Recent reports have said that demand for products like the iPhone is faltering. That’s why it may come as a surprise that Wall Street expects Apple to have its best earnings report ever tomorrow. So is it a good time to sell AAPL? Now may actually be the best time to buy.
Google released an official Google Maps app for the iPhone on Wednesday evening — I’m sure you’ve already downloaded it to your device — and as you might expect, it’s already incredibly popular. Users have since been rushing to reclaim the mapping service that Apple booted out of iOS with its latest iOS 6 update, helping Google Maps rocket to the top of the App Store’s free chart in just seven hours. It has knocked Apple’s own 12 Days of Christmas app down to second place.
Apple just posted some of their financial data from Q4 and to the surprise of everyone, it was another record breaking quarter. Apple sold more iPods, iPads, iPhones, and Macs than they have during any other Q4 in their history.
The numbers aren’t earth shattering, but considering that Q4 is a transition quarter, the competition should be terrified of what Apple’s numbers are going to look like during the Holiday quarter (Q1 2013).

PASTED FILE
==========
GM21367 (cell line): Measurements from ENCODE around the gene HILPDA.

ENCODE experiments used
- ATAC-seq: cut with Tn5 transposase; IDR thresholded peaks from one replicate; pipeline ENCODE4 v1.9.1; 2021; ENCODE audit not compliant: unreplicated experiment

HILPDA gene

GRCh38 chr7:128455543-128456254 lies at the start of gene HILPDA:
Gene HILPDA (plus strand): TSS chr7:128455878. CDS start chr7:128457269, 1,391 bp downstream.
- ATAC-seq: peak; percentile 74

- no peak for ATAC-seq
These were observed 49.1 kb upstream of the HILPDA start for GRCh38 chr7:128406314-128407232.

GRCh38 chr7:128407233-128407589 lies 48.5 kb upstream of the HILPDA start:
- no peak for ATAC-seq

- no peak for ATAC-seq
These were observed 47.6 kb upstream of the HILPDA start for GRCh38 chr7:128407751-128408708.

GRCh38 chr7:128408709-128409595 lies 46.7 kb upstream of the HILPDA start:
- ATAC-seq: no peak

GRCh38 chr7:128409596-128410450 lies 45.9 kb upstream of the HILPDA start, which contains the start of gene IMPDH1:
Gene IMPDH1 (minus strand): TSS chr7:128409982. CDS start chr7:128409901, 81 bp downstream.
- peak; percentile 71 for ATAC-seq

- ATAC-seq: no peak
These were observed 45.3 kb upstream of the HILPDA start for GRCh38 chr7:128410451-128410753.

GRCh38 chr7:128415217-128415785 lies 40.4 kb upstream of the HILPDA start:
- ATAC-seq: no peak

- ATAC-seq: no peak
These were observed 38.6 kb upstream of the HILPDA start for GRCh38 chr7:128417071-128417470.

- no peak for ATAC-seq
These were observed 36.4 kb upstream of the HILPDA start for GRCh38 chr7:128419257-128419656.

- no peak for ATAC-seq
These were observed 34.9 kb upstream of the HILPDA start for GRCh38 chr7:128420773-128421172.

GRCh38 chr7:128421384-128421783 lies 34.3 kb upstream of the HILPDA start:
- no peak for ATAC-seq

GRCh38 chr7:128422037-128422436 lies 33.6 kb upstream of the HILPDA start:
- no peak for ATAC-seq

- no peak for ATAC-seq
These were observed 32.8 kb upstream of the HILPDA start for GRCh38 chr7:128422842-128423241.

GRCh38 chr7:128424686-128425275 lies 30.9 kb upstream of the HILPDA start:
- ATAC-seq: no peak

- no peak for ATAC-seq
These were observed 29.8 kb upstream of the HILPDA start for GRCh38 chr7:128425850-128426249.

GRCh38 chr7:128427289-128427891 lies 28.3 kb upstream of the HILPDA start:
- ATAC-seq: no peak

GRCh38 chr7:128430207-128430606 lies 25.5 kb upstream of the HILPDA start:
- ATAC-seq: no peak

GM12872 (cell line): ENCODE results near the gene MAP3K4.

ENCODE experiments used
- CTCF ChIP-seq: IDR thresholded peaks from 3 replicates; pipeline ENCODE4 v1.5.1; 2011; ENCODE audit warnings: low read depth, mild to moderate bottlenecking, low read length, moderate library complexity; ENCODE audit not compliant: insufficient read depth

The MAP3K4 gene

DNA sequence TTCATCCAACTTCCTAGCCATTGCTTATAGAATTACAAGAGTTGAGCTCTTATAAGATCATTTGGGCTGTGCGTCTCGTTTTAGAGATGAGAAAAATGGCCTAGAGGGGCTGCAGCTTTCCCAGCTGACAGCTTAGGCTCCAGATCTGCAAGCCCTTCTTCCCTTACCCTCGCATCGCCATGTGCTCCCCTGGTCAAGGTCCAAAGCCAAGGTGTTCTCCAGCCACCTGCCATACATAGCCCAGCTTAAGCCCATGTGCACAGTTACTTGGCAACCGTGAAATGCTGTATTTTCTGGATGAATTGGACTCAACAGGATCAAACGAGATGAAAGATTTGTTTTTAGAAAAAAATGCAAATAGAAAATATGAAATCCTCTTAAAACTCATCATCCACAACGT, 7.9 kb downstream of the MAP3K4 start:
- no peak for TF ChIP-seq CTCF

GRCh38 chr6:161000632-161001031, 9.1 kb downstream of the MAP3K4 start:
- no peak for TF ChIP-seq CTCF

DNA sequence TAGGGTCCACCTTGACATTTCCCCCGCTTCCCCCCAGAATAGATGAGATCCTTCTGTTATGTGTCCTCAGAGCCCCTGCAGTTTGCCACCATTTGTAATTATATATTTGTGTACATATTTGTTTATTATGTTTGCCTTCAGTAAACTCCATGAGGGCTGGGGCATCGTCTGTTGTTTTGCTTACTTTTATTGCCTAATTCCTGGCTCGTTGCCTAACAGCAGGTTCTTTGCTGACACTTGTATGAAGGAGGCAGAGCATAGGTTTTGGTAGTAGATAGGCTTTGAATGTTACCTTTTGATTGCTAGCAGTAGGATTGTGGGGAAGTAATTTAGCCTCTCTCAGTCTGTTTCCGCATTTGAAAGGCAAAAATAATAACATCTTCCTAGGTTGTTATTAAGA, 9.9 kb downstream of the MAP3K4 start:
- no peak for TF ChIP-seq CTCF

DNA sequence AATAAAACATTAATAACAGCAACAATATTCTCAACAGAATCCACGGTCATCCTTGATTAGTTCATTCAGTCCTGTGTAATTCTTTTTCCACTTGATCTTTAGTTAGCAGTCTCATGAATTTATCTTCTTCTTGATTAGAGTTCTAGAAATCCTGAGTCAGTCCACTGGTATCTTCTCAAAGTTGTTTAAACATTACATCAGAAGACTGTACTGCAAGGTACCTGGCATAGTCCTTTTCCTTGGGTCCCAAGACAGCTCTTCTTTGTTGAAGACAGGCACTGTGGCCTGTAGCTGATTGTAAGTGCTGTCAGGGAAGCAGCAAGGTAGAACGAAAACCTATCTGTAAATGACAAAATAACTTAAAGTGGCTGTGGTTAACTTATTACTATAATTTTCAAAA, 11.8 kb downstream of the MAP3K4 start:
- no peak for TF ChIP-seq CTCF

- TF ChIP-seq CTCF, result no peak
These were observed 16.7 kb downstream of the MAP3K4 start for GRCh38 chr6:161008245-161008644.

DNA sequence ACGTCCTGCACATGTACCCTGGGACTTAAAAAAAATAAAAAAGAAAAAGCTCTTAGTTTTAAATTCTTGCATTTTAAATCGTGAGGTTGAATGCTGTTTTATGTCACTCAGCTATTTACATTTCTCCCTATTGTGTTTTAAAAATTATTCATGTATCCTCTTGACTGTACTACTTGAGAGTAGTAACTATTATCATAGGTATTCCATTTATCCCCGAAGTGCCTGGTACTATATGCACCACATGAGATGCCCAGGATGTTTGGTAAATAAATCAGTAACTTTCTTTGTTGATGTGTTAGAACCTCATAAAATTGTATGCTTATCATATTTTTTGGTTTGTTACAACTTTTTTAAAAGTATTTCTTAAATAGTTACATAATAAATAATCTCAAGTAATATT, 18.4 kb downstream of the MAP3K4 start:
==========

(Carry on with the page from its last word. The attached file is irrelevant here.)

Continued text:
After landing on Android and iOS yesterday, Rovio has confirmed that Amazing Alexwill be making its way to Mac and PC. The new physics-based puzzler is Rovio’s first break away from the hugely successful Angry Birds series, and it’s already gotten off to a great start, rocketing up to the number one spot in the App Store’s paid charts in several countries.
We all know that despite only selling two different models of the iPhone and iPad each year, Apple owns the lion’s share of profits in the smartphone industry, even when compared to manufacturers who released dozens of different smartphones and tablets every year.
It gets even crazier, though. Look at this wonderful chart by market research firm VisionMobile, comparing shipping volumes, revenues and profits of the mobile industry from Q1 2011 to Q1 2012. In just a year, Apple has pretty much doubled not just the number of smartphones it ships, but the revenue and profit it makes off of them…. even while companies that were, a year ago, struggling to compete have pretty much gone belly up.
The chart really says it all. According to a new CNBC survey, 51% of all American homes now own at least one Apple product, with the national average being 1.6 Apple devices per household. And if you own an Apple product, you’re probably educated, young and doing well for yourself. Score all around!